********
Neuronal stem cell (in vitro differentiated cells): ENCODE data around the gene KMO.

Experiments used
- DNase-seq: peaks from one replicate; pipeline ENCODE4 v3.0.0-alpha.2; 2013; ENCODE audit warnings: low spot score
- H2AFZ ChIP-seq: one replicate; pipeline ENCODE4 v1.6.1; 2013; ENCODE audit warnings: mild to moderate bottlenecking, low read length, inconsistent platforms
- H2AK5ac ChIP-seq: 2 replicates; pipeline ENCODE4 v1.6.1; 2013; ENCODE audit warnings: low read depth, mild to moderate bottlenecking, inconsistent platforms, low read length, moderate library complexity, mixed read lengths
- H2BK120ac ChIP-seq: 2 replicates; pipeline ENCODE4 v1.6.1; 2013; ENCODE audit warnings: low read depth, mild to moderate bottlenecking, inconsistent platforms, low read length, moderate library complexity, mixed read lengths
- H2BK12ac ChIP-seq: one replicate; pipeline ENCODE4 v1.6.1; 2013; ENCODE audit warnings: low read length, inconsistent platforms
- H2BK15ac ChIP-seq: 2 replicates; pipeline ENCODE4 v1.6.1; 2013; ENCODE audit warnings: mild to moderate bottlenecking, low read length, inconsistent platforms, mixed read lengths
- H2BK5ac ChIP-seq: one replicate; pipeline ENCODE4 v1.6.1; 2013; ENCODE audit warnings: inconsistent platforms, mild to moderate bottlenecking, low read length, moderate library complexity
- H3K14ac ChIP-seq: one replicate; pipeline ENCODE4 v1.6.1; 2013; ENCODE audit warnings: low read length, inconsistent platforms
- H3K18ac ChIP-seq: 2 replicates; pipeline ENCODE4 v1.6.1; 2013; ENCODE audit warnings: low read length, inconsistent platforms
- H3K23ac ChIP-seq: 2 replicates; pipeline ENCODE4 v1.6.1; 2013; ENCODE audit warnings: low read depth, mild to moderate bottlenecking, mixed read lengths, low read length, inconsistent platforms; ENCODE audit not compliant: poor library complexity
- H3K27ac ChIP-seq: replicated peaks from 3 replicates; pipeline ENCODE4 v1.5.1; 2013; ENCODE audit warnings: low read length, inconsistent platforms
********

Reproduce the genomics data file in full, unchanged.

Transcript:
Neuronal stem cell (in vitro differentiated cells): ENCODE data around the gene KMO.

Experiments used
- DNase-seq: peaks from one replicate; pipeline ENCODE4 v3.0.0-alpha.2; 2013; ENCODE audit warnings: low spot score
- H2AFZ ChIP-seq: one replicate; pipeline ENCODE4 v1.6.1; 2013; ENCODE audit warnings: mild to moderate bottlenecking, low read length, inconsistent platforms
- H2AK5ac ChIP-seq: 2 replicates; pipeline ENCODE4 v1.6.1; 2013; ENCODE audit warnings: low read depth, mild to moderate bottlenecking, inconsistent platforms, low read length, moderate library complexity, mixed read lengths
- H2BK120ac ChIP-seq: 2 replicates; pipeline ENCODE4 v1.6.1; 2013; ENCODE audit warnings: low read depth, mild to moderate bottlenecking, inconsistent platforms, low read length, moderate library complexity, mixed read lengths
- H2BK12ac ChIP-seq: one replicate; pipeline ENCODE4 v1.6.1; 2013; ENCODE audit warnings: low read length, inconsistent platforms
- H2BK15ac ChIP-seq: 2 replicates; pipeline ENCODE4 v1.6.1; 2013; ENCODE audit warnings: mild to moderate bottlenecking, low read length, inconsistent platforms, mixed read lengths
- H2BK5ac ChIP-seq: one replicate; pipeline ENCODE4 v1.6.1; 2013; ENCODE audit warnings: inconsistent platforms, mild to moderate bottlenecking, low read length, moderate library complexity
- H3K14ac ChIP-seq: one replicate; pipeline ENCODE4 v1.6.1; 2013; ENCODE audit warnings: low read length, inconsistent platforms
- H3K18ac ChIP-seq: 2 replicates; pipeline ENCODE4 v1.6.1; 2013; ENCODE audit warnings: low read length, inconsistent platforms
- H3K23ac ChIP-seq: 2 replicates; pipeline ENCODE4 v1.6.1; 2013; ENCODE audit warnings: low read depth, mild to moderate bottlenecking, mixed read lengths, low read length, inconsistent platforms; ENCODE audit not compliant: poor library complexity
- H3K27ac ChIP-seq: replicated peaks from 3 replicates; pipeline ENCODE4 v1.5.1; 2013; ENCODE audit warnings: low read length, inconsistent platforms